When Apple released iOS 6, its new operating system for the iPhone, the big news for many in the media was Apple's decision to drop Google Maps. In the uproar, iOS 6's privacy features received little fanfare, despite undergoing a major overhaul. Indeed, the new iOS includes many changes that CDT has long recommended, including giving users more control over tracking and increasing the range of options in the privacy settings. For example, iOS 6 now allows users to finely control how various kinds of data - such as contacts and photos - get shared with specific apps. The new operating system also allows users to more easily express a desire not to be tracked by marketers: clicking through Settings > General > About > Advertising > Limit Ad Tracking, users can set a flag that tells apps they don't want to be tracked. As CDT has long argued, a company's incorporation of privacy enhancing features, such as Apple has done in iOS 6, can encourage others in the space to respond and to compete on built-in privacy controls, enhancing the user experience throughout the ecosystem.
Policies protecting intermediaries from liability for content posted by third parties have helped to expand the space for expression and innovation online. However, there remains considerable debate outside of the US over the application of liability principles to intermediaries in general, and there is little clarity as to how various legal regimes will react to mobile platforms.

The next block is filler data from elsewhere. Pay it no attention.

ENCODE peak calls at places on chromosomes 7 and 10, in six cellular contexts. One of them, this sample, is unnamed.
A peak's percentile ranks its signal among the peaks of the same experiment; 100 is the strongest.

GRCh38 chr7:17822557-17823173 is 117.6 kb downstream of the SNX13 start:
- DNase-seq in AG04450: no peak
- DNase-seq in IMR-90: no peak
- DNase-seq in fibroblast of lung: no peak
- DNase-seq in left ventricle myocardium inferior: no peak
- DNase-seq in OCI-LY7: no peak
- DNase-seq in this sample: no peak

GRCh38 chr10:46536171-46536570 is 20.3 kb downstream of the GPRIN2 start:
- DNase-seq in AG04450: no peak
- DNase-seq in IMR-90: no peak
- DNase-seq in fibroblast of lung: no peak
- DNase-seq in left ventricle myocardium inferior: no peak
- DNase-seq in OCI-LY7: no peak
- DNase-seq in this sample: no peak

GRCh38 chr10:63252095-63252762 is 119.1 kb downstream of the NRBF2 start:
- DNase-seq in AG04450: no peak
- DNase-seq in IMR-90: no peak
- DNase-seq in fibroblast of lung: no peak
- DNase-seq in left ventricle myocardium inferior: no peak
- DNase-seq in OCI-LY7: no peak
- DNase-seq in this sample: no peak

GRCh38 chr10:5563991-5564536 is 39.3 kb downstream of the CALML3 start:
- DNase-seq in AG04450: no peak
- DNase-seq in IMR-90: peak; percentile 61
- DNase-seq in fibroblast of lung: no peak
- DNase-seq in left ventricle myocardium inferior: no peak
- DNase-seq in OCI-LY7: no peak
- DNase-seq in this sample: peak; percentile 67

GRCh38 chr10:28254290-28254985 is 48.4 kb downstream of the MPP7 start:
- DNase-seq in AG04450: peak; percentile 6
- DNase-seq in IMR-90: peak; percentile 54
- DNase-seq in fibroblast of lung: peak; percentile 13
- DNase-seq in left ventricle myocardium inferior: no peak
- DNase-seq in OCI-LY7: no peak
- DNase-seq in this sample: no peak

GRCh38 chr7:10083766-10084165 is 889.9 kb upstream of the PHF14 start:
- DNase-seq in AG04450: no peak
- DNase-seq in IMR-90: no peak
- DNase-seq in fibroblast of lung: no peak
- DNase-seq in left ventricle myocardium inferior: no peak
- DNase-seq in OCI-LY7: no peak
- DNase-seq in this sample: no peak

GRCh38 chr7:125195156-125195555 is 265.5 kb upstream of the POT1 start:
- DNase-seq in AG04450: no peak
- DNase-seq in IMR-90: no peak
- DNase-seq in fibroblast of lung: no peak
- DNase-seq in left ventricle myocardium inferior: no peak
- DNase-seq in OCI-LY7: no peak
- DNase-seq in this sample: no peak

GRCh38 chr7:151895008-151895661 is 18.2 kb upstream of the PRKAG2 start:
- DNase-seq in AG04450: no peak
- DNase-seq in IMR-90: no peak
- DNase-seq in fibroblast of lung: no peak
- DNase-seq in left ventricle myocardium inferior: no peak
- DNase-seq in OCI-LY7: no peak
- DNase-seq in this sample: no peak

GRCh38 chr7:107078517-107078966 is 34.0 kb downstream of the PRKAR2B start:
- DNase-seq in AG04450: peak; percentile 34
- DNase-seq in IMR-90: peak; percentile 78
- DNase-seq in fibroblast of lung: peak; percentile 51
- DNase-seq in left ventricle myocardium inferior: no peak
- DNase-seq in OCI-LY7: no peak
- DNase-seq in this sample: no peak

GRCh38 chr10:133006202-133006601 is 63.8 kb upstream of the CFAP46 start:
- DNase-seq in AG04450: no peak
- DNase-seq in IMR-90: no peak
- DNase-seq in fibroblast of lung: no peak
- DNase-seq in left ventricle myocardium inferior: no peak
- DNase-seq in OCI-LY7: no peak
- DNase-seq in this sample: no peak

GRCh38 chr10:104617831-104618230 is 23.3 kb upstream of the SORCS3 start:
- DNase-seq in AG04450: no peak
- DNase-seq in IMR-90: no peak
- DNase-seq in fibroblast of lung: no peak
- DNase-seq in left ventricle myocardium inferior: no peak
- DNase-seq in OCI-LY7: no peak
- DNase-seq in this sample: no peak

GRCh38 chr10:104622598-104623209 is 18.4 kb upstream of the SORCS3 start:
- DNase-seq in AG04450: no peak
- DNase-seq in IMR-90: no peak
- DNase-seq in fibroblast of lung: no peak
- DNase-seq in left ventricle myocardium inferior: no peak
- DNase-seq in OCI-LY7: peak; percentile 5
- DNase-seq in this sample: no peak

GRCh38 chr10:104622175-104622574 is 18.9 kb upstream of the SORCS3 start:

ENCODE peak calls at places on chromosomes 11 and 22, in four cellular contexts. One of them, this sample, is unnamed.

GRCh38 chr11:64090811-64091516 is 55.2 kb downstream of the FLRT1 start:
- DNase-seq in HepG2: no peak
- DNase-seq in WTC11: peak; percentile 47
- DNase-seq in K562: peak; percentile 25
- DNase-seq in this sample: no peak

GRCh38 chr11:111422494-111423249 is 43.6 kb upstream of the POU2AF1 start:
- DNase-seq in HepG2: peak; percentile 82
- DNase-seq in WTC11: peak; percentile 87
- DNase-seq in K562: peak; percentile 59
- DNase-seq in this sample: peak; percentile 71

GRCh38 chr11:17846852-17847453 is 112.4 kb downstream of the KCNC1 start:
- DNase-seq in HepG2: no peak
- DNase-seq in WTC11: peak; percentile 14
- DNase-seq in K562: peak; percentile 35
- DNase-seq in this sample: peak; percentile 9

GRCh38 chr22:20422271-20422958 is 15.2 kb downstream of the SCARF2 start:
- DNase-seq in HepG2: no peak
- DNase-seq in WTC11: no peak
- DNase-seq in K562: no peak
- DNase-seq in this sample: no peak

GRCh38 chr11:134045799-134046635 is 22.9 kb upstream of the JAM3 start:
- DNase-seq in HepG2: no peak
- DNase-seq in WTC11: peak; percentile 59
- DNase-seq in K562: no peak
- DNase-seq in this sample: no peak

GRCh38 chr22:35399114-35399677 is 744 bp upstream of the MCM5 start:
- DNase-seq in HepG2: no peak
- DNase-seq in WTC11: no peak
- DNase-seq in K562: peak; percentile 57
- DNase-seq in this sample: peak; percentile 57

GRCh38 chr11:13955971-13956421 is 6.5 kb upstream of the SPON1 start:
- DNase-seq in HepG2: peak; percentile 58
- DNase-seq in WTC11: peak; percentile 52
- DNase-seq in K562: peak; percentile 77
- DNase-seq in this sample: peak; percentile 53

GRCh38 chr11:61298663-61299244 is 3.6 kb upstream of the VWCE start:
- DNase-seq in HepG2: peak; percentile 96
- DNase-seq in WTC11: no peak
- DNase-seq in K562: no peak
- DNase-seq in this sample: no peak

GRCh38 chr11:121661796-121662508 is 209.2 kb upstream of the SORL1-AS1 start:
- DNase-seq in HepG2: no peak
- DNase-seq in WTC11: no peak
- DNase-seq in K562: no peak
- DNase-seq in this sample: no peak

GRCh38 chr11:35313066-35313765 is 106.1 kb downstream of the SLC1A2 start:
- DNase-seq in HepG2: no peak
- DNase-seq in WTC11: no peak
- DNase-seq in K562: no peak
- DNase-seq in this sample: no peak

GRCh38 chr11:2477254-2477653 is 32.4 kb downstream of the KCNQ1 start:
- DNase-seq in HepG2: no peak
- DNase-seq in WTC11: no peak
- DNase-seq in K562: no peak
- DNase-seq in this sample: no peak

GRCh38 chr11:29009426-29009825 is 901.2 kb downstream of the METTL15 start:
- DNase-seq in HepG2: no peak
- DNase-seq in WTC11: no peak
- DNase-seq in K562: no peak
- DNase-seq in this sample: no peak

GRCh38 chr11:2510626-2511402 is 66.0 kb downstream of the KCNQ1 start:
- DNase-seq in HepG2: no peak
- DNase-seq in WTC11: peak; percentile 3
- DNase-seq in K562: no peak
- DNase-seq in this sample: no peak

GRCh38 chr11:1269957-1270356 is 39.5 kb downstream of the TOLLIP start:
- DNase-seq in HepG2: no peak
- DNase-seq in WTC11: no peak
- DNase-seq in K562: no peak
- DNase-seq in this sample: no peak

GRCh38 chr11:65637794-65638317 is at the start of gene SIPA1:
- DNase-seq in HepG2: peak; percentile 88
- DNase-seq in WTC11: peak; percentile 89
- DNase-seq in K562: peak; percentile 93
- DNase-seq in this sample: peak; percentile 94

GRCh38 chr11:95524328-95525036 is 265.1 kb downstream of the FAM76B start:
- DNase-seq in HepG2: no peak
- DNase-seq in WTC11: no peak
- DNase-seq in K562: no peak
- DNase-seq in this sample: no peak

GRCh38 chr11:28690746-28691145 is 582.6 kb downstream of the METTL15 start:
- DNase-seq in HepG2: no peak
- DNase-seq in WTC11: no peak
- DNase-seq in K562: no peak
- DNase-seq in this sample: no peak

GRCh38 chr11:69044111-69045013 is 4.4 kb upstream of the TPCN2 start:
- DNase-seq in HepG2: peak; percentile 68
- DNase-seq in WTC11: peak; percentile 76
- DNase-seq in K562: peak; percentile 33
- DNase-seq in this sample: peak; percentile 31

Last week, CDT released a paper examining the privacy and other liability issues raised when mobile platforms act as intermediaries, hosting third party apps that deliver content, access user data, and perform other functions. Our paper analyzes the current state of the law in the United States, the European Union, and Canada. We note that, in many ways, the capabilities of the mobile environment mirror those of desktop programs and web services, where it is clear that hardware makers and operating systems are not liable for the conduct of third party apps. In Europe, however, the legal regime is less clear, as intermediaries there are subject simultaneously to the E-Commerce Directive, domestic law, and the Data Protection Directive. In Canada, we note that the Privacy Commissioner has suggested that social networking platforms should take responsibility for moderating the actions of third party developers. In this regard, the paper reaffirms a major concern of CDT's, that confusion about the role of intermediaries threatens online innovation.